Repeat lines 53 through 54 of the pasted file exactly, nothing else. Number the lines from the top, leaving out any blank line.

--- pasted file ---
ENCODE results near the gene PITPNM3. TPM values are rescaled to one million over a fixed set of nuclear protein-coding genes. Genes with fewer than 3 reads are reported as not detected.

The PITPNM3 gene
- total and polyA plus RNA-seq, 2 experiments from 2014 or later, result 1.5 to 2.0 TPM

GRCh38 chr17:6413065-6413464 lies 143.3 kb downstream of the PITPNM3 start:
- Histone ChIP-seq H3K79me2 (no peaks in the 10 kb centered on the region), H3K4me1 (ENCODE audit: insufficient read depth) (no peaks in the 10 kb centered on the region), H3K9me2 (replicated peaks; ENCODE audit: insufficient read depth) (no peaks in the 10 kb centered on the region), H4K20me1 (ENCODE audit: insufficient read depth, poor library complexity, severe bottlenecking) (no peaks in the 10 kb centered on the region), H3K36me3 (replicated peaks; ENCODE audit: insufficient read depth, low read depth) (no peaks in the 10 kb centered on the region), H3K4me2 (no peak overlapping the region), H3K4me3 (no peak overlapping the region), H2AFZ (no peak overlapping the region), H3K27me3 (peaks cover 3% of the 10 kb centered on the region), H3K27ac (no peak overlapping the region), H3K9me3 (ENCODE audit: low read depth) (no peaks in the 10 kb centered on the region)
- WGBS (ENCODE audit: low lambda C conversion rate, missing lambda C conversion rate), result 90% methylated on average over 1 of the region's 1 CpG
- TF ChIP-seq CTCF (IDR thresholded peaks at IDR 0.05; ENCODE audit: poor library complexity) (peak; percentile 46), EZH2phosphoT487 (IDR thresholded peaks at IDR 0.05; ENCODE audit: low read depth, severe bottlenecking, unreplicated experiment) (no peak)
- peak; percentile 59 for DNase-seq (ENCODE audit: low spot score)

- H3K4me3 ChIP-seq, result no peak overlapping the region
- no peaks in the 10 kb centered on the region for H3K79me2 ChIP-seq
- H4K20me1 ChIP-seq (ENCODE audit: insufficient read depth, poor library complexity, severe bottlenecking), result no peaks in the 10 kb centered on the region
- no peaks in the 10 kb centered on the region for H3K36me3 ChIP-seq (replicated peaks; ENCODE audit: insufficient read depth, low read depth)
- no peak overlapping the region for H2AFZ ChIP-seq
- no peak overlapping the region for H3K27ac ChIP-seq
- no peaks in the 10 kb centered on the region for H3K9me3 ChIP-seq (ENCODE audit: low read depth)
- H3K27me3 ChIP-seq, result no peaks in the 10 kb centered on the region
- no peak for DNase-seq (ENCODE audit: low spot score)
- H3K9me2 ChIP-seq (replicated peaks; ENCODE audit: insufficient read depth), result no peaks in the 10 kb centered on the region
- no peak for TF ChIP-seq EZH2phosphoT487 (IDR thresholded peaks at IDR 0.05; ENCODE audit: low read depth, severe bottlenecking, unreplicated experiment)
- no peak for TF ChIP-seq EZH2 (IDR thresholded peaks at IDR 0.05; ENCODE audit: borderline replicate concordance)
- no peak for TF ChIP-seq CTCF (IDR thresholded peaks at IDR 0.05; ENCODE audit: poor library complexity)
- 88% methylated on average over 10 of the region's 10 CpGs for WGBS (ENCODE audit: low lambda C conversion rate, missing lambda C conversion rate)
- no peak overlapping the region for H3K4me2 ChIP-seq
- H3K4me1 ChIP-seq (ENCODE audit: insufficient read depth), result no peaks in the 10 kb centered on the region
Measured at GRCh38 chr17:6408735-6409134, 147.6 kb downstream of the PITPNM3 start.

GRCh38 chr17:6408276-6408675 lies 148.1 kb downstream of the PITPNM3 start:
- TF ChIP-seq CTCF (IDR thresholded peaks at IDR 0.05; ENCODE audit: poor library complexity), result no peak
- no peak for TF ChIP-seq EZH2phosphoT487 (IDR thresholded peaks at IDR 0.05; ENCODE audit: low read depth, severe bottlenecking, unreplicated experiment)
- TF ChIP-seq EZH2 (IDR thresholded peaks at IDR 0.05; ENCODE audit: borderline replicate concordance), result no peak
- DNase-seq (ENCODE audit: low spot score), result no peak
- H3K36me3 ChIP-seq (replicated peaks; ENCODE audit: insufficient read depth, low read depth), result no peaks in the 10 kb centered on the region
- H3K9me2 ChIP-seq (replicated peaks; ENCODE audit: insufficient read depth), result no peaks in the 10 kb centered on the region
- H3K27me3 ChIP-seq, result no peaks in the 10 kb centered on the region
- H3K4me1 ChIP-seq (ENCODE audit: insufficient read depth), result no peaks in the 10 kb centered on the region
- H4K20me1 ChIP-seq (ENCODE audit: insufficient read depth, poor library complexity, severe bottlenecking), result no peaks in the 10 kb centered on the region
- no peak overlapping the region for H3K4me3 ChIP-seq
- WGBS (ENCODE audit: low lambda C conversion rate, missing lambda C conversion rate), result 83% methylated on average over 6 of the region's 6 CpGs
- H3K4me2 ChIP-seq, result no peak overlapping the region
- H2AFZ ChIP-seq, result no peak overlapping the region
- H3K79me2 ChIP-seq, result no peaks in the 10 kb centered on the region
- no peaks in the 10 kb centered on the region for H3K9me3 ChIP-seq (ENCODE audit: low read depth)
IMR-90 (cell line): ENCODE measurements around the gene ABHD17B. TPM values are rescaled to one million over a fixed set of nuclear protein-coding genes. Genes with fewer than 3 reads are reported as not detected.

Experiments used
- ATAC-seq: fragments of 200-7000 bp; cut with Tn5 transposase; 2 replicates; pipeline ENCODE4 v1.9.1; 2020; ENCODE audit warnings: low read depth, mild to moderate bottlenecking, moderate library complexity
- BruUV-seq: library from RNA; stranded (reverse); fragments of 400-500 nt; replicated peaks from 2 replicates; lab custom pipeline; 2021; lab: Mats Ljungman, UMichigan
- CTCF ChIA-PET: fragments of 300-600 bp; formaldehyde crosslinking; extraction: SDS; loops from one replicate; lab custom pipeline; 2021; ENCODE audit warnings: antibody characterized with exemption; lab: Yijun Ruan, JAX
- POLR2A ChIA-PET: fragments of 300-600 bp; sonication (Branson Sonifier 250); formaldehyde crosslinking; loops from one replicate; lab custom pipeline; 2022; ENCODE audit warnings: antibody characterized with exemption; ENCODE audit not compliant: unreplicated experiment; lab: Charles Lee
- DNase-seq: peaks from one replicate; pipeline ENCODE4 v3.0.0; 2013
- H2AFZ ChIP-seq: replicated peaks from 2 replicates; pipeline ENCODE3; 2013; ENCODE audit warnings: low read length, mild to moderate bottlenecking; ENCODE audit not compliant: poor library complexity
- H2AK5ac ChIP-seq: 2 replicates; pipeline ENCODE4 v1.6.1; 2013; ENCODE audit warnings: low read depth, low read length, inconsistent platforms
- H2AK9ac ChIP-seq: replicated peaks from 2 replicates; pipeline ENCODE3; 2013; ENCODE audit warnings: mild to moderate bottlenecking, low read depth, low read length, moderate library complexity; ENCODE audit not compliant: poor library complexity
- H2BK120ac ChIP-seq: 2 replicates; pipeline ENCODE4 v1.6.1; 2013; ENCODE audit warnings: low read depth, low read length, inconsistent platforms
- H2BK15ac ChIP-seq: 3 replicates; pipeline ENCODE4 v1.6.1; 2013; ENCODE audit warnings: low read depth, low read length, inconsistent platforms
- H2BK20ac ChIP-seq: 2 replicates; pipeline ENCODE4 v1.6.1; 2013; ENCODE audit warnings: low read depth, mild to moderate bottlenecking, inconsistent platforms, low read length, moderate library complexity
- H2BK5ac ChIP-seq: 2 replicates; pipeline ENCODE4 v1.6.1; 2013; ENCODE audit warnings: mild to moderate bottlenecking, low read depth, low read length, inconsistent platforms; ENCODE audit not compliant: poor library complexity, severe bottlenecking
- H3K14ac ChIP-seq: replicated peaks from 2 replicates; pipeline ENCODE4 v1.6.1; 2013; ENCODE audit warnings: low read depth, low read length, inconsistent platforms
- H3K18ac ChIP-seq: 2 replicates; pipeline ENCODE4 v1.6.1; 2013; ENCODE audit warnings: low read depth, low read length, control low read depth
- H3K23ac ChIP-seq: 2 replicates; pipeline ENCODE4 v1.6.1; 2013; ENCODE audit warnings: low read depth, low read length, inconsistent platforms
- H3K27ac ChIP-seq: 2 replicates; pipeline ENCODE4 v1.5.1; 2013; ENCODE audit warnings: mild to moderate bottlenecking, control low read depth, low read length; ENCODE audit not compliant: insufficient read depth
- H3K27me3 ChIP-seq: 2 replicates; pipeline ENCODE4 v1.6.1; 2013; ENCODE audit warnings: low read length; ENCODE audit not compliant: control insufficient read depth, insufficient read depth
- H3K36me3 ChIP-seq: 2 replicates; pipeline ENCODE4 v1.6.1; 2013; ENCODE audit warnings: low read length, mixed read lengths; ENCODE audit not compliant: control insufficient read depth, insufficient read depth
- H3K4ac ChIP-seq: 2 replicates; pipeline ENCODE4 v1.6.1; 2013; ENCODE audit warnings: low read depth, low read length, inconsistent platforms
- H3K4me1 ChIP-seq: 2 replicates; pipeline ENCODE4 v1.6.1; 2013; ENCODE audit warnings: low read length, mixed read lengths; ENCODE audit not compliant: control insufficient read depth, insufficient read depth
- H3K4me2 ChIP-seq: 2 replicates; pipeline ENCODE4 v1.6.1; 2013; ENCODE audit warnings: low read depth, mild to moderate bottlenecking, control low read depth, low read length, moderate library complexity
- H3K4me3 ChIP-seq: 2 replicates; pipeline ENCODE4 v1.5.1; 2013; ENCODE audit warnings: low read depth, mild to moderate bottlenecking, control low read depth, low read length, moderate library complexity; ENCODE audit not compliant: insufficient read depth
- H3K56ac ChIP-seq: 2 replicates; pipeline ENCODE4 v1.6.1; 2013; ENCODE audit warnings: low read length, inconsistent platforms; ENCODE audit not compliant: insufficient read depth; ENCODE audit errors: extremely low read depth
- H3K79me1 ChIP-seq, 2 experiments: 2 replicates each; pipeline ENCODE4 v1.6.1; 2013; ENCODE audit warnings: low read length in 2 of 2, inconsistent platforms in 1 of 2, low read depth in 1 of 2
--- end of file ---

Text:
- H2BK15ac ChIP-seq: 3 replicates; pipeline ENCODE4 v1.6.1; 2013; ENCODE audit warnings: low read depth, low read length, inconsistent platforms
- H2BK20ac ChIP-seq: 2 replicates; pipeline ENCODE4 v1.6.1; 2013; ENCODE audit warnings: low read depth, mild to moderate bottlenecking, inconsistent platforms, low read length, moderate library complexity